Memorial responds to coverage about Chandra
Media reports incomplete
Memorial University has held a series of internal meetings in the wake of a CBC-TV national news story that raised questions about the research of former faculty member Dr. Ranjit Chandra. The meetings were organized by the university’s senior executive and were intended to provide a briefing on the Chandra case, answer questions and receive suggestions for the next steps to be taken in the matter.
A former Faculty of Medicine member and former Janeway Hospital employee, Dr. Chandra was accused of research misconduct twice in the past 13 years in 1993 and again in 2001.
President Axel Meisen met first with faculty and researchers in the Faculty of Medicine on Feb. 6. He was joined by Dr. Eddy Campbell, vice-president (academic); Dr. Chris Loomis, vice-president (research); and Dr. Jack Strawbridge, director of faculty relations and spokesperson on the Chandra matter.
Other briefings were held with Sir Wilfred Grenfell College’s Academic Council, the Marine Institute’s senior management group, the university’s senior academic and administrative group and the Senate. An open forum on research integrity was held in St. John’s on Feb. 15. Over 60 faculty, staff and students turned out to hear Dr. Meisen detail the university’s handling of the Chandra case and reaction to the media report aired by CBC. He and colleagues also heard comments from the audience on the matter generally and more specifically suggesting how to ensure that a similar incident does not happen again.
One of the more problematic suggestions made in the three-part CBC TV special,
titled The Secret Life of Dr. Ranjit Chandra, was that the university
took little or no action in regard to allegations of research fraud levelled
against Dr. Chandra. University officials promptly issued a public statement
which countered this suggestion, noting that “Memorial University has always
acted proactively in matters of research integrity. The university investigates
or assists others in investigating such allegations and, where there is proof
of fraud, the university takes immediate action.
“The case of Dr. Chandra was no different,” the statement continued. “However, in this case, with Dr. Chandra’s lack of co-operation [in providing his research data], developing a body of evidence that would support a finding of fraud and warrant discipline proved to be extremely difficult, if not impossible.”
Dr. Meisen’s overview presentation also stressed that in every instance where Dr. Chandra’s research was called into question, Memorial University took immediate action. He said that this crucial information was made available to the CBC reporter, but was not used in the series, leading to an incomplete account of the matters relating to Dr. Chandra.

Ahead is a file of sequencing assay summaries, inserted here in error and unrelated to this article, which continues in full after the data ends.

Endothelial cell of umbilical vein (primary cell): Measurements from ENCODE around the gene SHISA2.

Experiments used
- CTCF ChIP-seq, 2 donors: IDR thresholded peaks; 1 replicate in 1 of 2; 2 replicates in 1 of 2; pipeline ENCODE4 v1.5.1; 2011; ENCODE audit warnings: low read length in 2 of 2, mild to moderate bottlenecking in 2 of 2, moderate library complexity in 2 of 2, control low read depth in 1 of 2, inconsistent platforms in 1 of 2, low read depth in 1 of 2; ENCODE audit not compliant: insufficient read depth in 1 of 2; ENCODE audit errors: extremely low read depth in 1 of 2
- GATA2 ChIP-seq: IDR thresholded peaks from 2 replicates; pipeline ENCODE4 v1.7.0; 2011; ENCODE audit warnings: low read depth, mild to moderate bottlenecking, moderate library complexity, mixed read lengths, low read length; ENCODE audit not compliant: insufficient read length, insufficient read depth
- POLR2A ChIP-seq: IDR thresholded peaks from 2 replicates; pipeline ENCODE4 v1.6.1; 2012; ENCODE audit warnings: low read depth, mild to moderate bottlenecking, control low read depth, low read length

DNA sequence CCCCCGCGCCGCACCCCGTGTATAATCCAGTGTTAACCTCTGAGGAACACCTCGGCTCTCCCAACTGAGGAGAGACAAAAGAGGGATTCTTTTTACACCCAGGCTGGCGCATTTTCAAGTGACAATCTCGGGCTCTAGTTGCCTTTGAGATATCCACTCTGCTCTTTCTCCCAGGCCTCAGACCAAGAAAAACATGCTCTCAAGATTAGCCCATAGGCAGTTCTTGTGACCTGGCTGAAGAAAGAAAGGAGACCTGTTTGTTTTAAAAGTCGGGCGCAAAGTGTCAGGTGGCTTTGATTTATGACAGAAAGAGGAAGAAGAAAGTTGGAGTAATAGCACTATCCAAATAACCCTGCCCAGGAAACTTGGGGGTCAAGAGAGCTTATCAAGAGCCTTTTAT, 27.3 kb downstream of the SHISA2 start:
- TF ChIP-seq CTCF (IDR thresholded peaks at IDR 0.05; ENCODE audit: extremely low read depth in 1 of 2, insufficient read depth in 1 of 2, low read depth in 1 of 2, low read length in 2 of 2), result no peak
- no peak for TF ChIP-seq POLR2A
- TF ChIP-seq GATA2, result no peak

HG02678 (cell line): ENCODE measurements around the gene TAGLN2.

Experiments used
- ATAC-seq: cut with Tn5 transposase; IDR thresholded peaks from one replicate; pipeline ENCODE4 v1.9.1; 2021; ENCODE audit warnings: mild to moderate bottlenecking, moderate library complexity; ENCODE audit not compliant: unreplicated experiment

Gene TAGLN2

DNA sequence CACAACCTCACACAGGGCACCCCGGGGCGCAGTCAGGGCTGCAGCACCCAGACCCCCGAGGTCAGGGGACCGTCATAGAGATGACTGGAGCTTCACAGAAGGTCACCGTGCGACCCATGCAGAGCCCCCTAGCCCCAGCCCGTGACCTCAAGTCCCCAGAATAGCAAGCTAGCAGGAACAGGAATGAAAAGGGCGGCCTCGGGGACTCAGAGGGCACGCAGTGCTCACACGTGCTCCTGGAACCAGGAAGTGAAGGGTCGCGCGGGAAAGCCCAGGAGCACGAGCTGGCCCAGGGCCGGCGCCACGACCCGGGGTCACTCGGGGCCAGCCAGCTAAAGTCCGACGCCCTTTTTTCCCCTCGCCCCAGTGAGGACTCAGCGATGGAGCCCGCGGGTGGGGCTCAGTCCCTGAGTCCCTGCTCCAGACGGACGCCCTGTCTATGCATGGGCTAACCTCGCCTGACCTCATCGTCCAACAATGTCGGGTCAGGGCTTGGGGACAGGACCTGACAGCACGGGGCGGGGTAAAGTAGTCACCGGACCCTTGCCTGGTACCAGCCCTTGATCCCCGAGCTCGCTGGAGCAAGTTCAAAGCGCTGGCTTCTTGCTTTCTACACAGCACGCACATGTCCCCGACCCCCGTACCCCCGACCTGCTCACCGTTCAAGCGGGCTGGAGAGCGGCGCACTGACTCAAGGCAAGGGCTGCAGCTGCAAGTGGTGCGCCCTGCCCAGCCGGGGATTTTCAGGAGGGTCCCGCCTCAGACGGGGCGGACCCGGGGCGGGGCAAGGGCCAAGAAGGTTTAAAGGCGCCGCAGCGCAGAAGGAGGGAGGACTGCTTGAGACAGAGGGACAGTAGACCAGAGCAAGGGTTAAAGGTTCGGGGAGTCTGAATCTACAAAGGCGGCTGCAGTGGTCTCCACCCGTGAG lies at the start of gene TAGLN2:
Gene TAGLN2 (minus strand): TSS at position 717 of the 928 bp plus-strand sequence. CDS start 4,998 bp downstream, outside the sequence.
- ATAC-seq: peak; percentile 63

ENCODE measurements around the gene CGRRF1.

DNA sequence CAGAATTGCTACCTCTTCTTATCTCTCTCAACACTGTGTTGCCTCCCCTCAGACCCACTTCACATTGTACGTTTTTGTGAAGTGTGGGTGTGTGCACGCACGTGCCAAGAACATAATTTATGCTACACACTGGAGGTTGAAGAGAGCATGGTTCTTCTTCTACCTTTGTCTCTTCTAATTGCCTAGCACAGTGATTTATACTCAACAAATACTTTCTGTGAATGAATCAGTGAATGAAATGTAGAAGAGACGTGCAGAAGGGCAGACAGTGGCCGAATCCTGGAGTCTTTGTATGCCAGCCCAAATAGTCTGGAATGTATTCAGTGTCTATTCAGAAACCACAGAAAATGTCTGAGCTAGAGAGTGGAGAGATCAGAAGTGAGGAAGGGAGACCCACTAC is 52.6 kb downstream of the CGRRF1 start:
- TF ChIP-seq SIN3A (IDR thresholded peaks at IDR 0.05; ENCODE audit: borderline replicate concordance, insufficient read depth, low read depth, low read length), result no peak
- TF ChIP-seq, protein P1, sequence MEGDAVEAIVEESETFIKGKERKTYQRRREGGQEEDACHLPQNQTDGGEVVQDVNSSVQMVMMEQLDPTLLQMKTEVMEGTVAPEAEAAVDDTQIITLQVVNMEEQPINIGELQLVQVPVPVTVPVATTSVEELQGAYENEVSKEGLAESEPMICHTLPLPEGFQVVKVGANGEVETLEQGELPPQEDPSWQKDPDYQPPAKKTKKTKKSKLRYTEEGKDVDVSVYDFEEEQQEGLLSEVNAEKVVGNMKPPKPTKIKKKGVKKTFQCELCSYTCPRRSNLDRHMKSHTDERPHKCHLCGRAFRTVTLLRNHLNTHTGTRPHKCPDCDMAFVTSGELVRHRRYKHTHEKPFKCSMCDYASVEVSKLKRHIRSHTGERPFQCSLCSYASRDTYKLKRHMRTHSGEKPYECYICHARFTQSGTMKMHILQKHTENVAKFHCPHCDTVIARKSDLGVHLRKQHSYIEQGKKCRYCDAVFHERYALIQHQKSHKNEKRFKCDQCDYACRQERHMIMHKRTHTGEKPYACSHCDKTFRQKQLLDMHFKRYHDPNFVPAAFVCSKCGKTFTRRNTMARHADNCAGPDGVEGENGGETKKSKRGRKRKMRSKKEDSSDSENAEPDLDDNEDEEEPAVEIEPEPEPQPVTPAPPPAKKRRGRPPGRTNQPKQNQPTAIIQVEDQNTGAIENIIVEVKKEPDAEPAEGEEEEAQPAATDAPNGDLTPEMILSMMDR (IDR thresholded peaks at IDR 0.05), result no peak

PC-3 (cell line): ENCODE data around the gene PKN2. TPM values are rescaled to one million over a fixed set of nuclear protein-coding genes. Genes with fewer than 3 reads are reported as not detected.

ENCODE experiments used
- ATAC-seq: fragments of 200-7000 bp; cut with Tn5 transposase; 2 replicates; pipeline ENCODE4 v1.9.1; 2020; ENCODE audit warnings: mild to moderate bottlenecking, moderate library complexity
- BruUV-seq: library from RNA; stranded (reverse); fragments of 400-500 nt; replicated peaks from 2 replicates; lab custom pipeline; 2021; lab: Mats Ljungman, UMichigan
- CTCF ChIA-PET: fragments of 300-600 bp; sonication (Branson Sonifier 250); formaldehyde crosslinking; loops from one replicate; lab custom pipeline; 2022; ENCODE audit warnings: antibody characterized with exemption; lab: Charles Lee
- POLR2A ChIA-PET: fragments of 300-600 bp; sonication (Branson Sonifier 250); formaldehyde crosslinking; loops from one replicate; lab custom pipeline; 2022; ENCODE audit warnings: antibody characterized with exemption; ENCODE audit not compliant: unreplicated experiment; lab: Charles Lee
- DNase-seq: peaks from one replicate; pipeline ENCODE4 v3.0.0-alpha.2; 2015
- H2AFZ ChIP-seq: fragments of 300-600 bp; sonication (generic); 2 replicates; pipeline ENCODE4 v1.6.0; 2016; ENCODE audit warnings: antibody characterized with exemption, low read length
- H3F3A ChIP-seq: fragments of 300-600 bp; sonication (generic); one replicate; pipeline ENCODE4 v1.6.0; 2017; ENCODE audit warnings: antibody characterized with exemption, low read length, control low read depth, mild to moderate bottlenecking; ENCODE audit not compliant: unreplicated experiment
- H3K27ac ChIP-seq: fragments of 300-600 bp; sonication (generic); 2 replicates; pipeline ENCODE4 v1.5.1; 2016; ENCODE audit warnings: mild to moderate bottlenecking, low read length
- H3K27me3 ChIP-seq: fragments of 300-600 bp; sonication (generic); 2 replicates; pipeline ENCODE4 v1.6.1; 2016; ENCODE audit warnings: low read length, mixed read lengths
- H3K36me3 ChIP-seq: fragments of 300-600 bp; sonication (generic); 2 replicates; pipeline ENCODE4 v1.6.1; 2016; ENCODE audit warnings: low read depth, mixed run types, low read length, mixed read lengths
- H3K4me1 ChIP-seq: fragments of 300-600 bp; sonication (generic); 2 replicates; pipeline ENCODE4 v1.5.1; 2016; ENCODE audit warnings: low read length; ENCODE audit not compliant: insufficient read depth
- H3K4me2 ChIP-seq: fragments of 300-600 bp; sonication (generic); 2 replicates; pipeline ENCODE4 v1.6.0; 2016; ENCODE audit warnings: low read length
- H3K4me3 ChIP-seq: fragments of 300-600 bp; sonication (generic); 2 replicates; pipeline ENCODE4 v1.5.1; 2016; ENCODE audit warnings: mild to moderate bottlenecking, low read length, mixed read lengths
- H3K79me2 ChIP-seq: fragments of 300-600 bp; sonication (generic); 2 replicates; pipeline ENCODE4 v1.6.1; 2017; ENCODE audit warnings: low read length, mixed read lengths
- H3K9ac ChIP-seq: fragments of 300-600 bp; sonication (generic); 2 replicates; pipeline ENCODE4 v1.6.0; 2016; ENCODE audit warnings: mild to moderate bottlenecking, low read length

In a joint letter circulated to the university community and to alumni, the president and the vice-presidents said that as a result of new information revealed in the CBC broadcasts and their own assessment of the situation, they have “decided to undertake a thorough analysis of the investigations that were conducted, the effectiveness of the actions flowing from the investigations and any other related issues.” They have indicated that the analysis will be directed by an expert in research integrity and practices.
In addition to analyzing the specific situation at Memorial University, the letter indicated that Memorial will “engage national and international research communities in the ongoing quest to ensure research integrity. Because research in all its forms is fundamentally about trust and integrity and because other universities have also struggled with similar cases, we pledge to pursue the further development of a national strategy on research integrity.”
To help counter the erroneous impression left by the CBC the National
story, Memorial is communicating with alumni, with research partners, donors
and with friends of the university on this matter. Additionally, the university
has created a website where visitors can read the university’s statements, see
the university’s current and more stringent research policies, and view articles
about the issue of research integrity, including interviews with some Memorial
University researchers on the issue of research integrity. The website is located